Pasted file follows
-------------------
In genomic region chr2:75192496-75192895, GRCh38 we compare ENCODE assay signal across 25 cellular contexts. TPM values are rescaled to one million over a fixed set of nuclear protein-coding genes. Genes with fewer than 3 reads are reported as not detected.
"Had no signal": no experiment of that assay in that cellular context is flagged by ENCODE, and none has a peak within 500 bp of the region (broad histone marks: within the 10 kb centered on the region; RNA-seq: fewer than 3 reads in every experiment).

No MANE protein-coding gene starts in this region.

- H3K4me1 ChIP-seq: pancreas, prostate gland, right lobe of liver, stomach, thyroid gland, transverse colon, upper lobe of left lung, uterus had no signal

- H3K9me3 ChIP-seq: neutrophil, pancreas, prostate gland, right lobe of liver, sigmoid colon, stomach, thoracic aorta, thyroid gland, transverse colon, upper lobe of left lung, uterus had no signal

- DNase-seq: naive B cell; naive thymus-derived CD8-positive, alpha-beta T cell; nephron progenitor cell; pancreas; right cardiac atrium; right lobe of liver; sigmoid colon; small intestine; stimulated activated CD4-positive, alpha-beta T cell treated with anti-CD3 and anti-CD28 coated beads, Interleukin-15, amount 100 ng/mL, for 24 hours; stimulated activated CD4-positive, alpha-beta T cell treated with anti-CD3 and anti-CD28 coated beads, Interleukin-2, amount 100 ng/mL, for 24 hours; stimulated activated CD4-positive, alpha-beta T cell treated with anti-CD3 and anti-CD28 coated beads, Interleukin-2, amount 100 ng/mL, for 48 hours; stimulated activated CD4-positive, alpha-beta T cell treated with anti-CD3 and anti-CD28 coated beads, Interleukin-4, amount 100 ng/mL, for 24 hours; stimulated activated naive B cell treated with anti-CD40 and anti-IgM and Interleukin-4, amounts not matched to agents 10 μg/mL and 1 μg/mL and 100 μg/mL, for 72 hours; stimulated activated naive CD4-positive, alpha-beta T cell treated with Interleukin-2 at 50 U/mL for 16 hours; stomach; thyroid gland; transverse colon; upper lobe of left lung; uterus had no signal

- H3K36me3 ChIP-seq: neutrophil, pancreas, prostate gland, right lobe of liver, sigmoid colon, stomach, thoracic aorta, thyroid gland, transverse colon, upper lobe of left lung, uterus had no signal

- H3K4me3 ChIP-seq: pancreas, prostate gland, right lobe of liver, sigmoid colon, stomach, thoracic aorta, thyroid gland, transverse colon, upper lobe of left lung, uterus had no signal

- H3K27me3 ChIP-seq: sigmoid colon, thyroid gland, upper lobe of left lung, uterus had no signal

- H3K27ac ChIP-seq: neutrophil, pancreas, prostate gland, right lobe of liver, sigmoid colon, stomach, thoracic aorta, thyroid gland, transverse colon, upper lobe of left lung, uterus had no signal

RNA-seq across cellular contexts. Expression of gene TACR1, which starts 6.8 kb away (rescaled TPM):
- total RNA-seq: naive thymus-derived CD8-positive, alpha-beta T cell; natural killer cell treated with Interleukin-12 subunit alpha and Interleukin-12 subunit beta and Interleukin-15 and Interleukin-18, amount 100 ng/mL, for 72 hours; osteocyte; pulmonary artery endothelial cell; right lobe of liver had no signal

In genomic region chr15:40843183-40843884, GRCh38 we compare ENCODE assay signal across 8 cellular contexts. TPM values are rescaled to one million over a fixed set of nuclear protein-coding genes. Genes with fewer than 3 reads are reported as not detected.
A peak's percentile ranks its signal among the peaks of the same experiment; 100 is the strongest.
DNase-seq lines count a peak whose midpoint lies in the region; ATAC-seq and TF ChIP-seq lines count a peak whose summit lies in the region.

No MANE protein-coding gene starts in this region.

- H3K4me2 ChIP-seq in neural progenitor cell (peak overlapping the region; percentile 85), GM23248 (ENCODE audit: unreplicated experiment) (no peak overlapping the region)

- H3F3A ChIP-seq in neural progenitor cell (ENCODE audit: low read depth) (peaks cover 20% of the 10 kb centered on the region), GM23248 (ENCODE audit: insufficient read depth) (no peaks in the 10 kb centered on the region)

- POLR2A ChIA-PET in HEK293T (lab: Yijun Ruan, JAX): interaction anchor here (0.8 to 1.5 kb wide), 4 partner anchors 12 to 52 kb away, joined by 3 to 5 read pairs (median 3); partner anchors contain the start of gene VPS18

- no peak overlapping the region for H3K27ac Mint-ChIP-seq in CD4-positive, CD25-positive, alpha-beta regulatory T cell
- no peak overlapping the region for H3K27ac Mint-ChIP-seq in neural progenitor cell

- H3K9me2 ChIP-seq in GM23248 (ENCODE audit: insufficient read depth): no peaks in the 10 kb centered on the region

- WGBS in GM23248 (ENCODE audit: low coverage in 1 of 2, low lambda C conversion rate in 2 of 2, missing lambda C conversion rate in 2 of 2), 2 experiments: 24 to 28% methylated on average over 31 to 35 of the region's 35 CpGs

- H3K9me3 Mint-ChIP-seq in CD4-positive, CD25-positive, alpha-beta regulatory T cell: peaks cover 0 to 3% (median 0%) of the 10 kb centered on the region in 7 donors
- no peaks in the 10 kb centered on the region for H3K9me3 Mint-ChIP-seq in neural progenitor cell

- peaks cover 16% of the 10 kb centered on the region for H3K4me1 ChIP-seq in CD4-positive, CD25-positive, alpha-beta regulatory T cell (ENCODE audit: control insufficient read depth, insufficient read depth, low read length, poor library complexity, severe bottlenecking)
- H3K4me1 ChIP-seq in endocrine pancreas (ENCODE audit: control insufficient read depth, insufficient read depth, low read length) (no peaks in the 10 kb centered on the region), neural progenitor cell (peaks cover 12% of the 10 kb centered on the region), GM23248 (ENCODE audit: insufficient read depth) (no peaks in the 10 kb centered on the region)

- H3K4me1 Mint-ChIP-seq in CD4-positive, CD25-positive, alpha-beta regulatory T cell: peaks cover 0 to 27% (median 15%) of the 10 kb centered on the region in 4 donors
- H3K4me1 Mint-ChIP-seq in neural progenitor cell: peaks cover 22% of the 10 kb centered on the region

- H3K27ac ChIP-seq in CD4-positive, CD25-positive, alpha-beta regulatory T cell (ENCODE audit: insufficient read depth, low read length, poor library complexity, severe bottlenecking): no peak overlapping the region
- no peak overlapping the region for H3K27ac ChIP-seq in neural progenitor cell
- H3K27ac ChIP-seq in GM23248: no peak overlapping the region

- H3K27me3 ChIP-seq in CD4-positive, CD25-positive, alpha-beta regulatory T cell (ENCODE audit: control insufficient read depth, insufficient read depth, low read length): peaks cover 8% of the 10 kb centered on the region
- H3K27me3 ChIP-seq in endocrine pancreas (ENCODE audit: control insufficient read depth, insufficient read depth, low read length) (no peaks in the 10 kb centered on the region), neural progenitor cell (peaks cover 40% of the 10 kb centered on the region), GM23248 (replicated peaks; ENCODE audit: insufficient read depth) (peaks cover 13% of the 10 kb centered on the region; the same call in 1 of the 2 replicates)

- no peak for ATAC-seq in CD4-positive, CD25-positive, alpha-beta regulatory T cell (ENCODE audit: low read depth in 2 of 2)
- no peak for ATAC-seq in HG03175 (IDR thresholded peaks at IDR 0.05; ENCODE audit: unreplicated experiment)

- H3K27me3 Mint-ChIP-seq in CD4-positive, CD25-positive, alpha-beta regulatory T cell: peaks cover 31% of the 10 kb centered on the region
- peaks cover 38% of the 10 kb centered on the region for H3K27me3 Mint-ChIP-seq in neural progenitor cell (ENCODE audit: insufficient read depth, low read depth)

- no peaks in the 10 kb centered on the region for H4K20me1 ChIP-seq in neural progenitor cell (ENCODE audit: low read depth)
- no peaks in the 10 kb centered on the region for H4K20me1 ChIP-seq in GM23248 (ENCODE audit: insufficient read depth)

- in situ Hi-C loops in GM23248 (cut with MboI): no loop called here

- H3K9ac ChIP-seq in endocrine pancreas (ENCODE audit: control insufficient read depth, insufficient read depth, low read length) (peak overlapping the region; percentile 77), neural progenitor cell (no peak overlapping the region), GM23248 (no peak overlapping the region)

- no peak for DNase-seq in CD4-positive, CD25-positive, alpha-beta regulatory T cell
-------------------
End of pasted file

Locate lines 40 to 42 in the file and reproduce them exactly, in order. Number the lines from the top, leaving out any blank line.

- no peaks in the 10 kb centered on the region for H4K20me1 ChIP-seq in GM23248 (ENCODE audit: insufficient read depth)

- in situ Hi-C loops in GM23248 (cut with MboI): no loop called here

- H3K9ac ChIP-seq in endocrine pancreas (ENCODE audit: control insufficient read depth, insufficient read depth, low read length) (peak overlapping the region; percentile 77), neural progenitor cell (no peak overlapping the region), GM23248 (no peak overlapping the region)